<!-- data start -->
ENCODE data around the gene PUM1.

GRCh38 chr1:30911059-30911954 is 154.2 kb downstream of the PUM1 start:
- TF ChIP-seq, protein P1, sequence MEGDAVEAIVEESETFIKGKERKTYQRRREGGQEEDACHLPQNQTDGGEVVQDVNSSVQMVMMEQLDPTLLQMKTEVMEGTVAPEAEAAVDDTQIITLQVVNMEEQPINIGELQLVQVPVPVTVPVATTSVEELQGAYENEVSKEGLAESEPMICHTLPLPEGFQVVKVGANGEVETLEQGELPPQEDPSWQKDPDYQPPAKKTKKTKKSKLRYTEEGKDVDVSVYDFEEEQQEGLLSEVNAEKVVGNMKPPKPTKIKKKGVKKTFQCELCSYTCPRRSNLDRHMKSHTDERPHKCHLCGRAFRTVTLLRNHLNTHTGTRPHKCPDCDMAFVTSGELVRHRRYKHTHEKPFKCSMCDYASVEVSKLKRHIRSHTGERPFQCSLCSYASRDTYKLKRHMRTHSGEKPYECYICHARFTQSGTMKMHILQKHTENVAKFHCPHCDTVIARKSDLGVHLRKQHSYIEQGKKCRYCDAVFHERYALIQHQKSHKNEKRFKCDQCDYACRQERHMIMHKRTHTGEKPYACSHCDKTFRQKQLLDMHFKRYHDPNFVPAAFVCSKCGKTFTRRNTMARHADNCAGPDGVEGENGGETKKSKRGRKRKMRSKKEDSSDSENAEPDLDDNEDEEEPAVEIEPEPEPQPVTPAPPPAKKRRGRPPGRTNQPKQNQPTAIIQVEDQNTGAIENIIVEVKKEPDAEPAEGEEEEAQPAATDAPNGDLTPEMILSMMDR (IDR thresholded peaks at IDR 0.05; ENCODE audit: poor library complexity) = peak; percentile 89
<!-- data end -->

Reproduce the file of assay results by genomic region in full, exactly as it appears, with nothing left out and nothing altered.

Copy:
ENCODE data around the gene PUM1.

GRCh38 chr1:30911059-30911954 is 154.2 kb downstream of the PUM1 start:
- TF ChIP-seq, protein P1, sequence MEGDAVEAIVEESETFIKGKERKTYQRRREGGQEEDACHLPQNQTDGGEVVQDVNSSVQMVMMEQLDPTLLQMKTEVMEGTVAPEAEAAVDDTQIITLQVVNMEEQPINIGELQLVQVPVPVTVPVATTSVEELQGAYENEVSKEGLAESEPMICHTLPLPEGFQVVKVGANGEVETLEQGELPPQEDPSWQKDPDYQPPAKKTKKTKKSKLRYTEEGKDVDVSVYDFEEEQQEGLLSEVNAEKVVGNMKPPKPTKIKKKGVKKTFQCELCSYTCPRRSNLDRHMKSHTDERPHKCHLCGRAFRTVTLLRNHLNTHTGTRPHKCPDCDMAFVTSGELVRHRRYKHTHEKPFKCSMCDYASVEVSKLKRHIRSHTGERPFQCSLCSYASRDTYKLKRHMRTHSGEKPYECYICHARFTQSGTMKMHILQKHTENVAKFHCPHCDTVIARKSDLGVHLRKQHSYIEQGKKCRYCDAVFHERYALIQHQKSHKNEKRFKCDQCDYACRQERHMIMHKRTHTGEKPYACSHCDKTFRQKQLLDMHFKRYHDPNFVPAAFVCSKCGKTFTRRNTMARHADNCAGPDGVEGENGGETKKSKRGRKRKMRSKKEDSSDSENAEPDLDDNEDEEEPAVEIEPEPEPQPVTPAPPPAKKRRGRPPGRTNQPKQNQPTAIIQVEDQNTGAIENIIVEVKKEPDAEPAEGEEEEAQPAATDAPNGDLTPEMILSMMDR (IDR thresholded peaks at IDR 0.05; ENCODE audit: poor library complexity) = peak; percentile 89